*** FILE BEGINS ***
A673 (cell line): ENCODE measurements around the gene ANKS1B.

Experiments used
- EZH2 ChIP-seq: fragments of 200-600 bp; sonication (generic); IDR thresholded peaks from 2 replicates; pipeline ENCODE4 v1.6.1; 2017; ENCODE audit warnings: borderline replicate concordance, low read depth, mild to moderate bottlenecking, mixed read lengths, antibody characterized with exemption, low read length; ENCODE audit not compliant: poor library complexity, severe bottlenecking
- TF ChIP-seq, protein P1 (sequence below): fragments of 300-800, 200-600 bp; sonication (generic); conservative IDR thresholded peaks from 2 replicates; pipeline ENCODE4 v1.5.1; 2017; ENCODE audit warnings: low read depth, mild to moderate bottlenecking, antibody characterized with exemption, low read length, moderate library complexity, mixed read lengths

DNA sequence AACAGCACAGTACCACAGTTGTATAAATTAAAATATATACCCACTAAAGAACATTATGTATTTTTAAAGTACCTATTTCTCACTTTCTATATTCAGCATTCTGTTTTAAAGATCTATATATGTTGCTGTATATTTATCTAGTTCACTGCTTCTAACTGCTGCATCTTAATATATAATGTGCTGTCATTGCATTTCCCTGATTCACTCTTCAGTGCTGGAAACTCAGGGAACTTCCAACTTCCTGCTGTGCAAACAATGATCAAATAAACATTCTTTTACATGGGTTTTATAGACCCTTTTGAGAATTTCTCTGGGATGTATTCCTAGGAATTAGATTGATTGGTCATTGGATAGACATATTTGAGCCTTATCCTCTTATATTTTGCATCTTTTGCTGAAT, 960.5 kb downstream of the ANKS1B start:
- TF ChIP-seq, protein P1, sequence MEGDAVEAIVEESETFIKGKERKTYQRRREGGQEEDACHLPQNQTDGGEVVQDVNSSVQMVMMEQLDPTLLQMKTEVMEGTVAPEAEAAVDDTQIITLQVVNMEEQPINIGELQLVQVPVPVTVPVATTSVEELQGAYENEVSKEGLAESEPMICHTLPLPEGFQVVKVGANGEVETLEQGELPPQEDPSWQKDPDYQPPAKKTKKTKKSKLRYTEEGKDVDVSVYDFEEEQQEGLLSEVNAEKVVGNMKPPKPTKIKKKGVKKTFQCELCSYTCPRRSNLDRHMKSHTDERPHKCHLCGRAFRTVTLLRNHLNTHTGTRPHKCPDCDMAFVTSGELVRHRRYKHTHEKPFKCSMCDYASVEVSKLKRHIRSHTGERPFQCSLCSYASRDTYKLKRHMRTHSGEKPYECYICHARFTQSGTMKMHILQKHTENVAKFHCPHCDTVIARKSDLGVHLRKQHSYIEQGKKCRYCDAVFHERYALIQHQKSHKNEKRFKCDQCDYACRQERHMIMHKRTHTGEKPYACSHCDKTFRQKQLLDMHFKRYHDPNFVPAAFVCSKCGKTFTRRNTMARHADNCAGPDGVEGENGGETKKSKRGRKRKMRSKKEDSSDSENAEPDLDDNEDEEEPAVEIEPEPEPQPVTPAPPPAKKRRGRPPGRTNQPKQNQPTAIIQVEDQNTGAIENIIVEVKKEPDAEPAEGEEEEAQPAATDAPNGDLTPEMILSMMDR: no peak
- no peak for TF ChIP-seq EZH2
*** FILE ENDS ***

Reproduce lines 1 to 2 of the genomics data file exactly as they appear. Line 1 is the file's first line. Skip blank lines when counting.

A673 (cell line): ENCODE measurements around the gene ANKS1B.

Experiments used